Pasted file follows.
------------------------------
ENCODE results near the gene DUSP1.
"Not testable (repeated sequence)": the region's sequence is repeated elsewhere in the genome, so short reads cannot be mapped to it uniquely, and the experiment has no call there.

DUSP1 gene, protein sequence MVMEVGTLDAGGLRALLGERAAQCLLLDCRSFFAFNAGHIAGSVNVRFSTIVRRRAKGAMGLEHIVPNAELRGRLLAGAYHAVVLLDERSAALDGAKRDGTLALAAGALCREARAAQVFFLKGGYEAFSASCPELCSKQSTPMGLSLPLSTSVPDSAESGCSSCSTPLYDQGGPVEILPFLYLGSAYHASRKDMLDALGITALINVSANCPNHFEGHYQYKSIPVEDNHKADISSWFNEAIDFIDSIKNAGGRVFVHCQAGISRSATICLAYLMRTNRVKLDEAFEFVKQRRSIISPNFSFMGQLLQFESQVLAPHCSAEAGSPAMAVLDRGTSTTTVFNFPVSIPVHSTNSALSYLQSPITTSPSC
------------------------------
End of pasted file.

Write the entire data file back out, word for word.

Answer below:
ENCODE results near the gene DUSP1.
"Not testable (repeated sequence)": the region's sequence is repeated elsewhere in the genome, so short reads cannot be mapped to it uniquely, and the experiment has no call there.

DUSP1 gene, protein sequence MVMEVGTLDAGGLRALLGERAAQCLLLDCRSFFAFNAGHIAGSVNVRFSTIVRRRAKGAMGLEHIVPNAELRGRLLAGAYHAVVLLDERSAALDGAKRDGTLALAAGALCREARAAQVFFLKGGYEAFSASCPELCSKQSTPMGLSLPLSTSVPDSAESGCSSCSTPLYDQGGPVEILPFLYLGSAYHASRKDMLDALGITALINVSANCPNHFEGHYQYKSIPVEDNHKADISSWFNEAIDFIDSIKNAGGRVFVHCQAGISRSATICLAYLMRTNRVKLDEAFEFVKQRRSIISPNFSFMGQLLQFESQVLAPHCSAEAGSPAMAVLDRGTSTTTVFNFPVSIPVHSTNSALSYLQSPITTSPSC